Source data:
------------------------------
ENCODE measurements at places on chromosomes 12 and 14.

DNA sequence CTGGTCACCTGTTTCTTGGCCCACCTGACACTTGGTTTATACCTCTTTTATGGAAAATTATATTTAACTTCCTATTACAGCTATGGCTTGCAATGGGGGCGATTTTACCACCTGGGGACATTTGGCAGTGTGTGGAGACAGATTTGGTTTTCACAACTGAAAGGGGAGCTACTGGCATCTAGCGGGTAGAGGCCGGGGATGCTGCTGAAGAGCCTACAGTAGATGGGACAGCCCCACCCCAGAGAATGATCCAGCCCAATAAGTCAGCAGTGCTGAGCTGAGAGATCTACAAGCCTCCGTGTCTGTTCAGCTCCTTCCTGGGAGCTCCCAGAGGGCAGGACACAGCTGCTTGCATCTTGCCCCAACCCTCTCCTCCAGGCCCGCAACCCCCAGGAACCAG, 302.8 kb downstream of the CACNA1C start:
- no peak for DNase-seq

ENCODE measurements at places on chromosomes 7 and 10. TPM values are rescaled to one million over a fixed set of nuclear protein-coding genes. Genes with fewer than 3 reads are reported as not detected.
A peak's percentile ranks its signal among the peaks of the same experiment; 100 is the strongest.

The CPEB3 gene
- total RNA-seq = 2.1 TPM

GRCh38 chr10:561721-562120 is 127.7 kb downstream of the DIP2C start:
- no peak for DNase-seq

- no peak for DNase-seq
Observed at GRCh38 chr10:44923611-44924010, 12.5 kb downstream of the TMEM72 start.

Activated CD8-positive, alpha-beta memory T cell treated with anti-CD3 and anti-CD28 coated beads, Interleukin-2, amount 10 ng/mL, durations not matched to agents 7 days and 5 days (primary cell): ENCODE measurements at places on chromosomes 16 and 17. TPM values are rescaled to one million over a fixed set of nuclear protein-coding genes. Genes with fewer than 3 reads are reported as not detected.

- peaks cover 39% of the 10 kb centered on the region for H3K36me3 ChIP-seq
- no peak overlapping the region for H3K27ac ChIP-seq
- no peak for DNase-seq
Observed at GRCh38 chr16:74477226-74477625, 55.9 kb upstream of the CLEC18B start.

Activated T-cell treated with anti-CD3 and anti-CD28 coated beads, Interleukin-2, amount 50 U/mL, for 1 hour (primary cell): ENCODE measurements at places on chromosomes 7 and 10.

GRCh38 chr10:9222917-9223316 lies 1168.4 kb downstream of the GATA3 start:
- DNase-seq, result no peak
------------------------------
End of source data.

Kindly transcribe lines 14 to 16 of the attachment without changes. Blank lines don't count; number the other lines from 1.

- no peak overlapping the region for H3K27ac ChIP-seq
- no peak for DNase-seq
Observed at GRCh38 chr16:74477226-74477625, 55.9 kb upstream of the CLEC18B start.